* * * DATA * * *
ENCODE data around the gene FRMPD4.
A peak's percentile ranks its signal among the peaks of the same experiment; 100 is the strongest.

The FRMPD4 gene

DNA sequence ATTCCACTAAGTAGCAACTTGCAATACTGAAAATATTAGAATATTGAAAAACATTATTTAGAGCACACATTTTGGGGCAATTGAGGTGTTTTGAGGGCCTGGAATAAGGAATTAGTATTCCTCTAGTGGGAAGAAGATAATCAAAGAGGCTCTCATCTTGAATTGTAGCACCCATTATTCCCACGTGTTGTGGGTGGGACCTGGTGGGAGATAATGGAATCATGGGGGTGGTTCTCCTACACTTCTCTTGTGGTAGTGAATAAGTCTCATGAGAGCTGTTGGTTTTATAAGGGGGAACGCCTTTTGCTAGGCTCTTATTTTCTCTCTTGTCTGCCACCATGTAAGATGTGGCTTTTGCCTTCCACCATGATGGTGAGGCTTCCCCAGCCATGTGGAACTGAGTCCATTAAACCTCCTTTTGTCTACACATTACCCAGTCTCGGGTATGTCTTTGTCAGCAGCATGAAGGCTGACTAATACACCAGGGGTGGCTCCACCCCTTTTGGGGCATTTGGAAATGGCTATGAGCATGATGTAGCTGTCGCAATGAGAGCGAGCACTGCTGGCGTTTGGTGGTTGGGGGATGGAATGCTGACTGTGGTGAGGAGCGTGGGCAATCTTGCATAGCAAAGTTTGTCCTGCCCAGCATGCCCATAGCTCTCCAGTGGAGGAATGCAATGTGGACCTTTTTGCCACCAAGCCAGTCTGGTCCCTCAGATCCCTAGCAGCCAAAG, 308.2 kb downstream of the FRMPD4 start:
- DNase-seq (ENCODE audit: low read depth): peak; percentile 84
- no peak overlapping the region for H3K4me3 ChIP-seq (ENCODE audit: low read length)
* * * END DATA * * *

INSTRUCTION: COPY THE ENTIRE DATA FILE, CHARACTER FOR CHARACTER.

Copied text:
ENCODE data around the gene FRMPD4.
A peak's percentile ranks its signal among the peaks of the same experiment; 100 is the strongest.

The FRMPD4 gene

DNA sequence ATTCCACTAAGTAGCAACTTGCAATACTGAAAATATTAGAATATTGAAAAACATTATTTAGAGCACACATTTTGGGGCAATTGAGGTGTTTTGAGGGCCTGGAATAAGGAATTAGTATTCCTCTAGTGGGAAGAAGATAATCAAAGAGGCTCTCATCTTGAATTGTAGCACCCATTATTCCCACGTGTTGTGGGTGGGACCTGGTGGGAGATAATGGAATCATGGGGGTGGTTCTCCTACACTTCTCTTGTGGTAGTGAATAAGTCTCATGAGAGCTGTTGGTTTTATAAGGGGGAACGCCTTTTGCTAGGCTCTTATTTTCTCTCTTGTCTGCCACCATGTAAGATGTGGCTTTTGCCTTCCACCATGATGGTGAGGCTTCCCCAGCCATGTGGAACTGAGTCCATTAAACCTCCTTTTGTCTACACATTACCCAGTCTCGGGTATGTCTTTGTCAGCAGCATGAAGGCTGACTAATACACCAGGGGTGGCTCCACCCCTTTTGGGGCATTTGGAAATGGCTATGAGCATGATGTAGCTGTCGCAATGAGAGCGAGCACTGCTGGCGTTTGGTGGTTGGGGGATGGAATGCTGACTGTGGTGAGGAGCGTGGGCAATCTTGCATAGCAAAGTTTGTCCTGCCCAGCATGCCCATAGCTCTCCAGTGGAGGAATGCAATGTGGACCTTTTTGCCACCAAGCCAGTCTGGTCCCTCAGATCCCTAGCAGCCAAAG, 308.2 kb downstream of the FRMPD4 start:
- DNase-seq (ENCODE audit: low read depth): peak; percentile 84
- no peak overlapping the region for H3K4me3 ChIP-seq (ENCODE audit: low read length)